The effects have been immediate and obvious in the cities of the West Bank, from Jenin in the north to Hebron in the south.
People and trucks find it a bit easier to move around, and Arab Israeli shoppers long barred from the West Bank by Israel are coming back. Trade is reviving and jobs are opening up.
The Palestinian Central Bureau of Statistics says the unemployment rate dropped from 19.5 percent in Q1 2009 to 15.9 percent in Q2, due to “seasonality and working in agriculture.”
Both sides agree the radical improvement in law and order through the establishment of a U.S.-trained Palestinian security force has laid the foundation for these changes.
From opposite ends of the conflict, Palestinian Prime Minister Salam Fayyad and Israel’s Netanyahu are stressing the power of prosperity to brighten hopes of peaceful coexistence.
Netanyahu, in power since March, says 15 major 24-hour manned checkpoints have been removed and more will go.
Fayyad, whom many credit for overhauling finances and trying to curb corruption, says Palestinians could have a state ready to move into in two years, if they starting building it now instead of waiting for a final agreement with Israel.
Presenting guidelines this week, Fayyad said that in addition to “challenging the occupation and confronting its measures,” Palestinians can build infrastructure, secure energy sources and water, and improve housing, education and agriculture to “get our economy out of the cycle of dependency.”
Objectives set by the Western-backed premier include an international airport near the Dead Sea, rail links to neighbouring countries and tax cuts for local and foreign investors.
But these are wishes, not firm plans, and Fayyad makes the point that the economy would continue to rely on outside support for a considerable time even after a peace deal was concluded.
In the meantime, lifting Israel restrictions on movement will only have a significant effect, say businessmen, if investors are given a pledge that they will not reappear again at Israel’s political whim.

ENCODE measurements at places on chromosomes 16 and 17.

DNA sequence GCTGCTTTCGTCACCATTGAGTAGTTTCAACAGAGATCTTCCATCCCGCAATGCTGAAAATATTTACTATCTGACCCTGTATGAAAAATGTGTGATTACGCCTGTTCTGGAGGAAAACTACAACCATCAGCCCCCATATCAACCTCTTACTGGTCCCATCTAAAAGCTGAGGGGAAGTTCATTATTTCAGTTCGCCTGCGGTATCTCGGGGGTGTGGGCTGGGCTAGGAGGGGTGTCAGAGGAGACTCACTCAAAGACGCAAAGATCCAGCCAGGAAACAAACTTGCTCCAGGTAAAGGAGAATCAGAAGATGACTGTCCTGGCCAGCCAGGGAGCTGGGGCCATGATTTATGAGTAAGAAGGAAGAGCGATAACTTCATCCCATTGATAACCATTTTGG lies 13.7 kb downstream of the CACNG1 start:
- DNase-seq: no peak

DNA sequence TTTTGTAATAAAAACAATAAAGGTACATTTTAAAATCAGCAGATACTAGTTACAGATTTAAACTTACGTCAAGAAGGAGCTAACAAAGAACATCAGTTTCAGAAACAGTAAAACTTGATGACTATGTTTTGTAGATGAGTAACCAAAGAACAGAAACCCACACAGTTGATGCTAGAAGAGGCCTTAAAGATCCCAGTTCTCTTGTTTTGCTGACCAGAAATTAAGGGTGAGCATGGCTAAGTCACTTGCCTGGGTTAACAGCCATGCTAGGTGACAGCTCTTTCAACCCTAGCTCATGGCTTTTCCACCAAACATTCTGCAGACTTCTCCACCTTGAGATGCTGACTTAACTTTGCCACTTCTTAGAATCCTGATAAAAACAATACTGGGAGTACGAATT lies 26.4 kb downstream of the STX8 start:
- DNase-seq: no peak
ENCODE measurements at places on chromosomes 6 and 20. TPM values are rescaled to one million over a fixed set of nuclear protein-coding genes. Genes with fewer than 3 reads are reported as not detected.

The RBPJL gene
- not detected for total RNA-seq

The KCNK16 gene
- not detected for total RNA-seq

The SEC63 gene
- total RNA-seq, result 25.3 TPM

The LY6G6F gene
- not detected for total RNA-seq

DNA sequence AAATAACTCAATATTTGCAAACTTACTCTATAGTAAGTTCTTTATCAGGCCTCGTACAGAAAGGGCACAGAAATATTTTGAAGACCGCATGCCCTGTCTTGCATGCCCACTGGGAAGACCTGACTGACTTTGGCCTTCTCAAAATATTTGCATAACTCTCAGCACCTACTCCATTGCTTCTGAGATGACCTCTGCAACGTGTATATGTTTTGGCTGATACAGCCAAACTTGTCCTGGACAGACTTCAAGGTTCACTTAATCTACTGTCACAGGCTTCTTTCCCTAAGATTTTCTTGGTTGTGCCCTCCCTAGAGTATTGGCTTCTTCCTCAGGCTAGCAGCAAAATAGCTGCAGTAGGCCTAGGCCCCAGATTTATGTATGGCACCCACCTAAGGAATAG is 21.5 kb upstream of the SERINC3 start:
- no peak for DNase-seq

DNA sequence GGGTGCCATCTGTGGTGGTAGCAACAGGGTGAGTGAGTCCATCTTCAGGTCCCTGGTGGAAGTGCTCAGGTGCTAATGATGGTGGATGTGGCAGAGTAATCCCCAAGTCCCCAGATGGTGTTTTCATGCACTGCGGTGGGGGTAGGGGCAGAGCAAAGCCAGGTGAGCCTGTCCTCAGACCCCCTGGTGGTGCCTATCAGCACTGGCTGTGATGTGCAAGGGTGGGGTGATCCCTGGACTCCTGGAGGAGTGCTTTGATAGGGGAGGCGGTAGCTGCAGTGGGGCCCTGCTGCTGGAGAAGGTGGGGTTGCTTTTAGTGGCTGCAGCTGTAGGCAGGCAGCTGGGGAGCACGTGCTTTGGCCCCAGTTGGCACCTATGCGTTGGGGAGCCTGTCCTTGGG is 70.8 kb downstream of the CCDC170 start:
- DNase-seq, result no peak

The World Bank says the restrictions hindering Palestinian economic development are not just physical obstacles but a comprehensive system of bureaucratic policies, which still has to be loosened, including access to export markets.
The IMF-projected growth rates in the West Bank hold only if easier movement and access are maintained and extended.
“Even with the assumed relaxation of Israeli restrictions starting in 2009, real income per capita in 2011 would still be about 27 percent below its level in 2000,” say the World Bank’s June monitoring report.
This leaves aside the 1.5 million Palestinians living in the Gaza Strip under the rule of the militant Islamist Hamas group which refuses to renounce violence or accept Israel and is at daggers drawn with West Bank leaders.
The coastal enclave, separated from the West Bank by 45 km (27 miles) of Israeli territory and under blockade, was battered by a three-week Israeli offensive in January to force Hamas to stop firing rockets into Israel.
Reconstruction has still not begun and Gaza is essentially cut off from the economy of which it was once a vital part, with unemployment of 40 percent and poverty levels rising.
Additional reporting by Mohammed Assadi, Ali Sawafta and Erika Solomon, Editing by Robert Woodward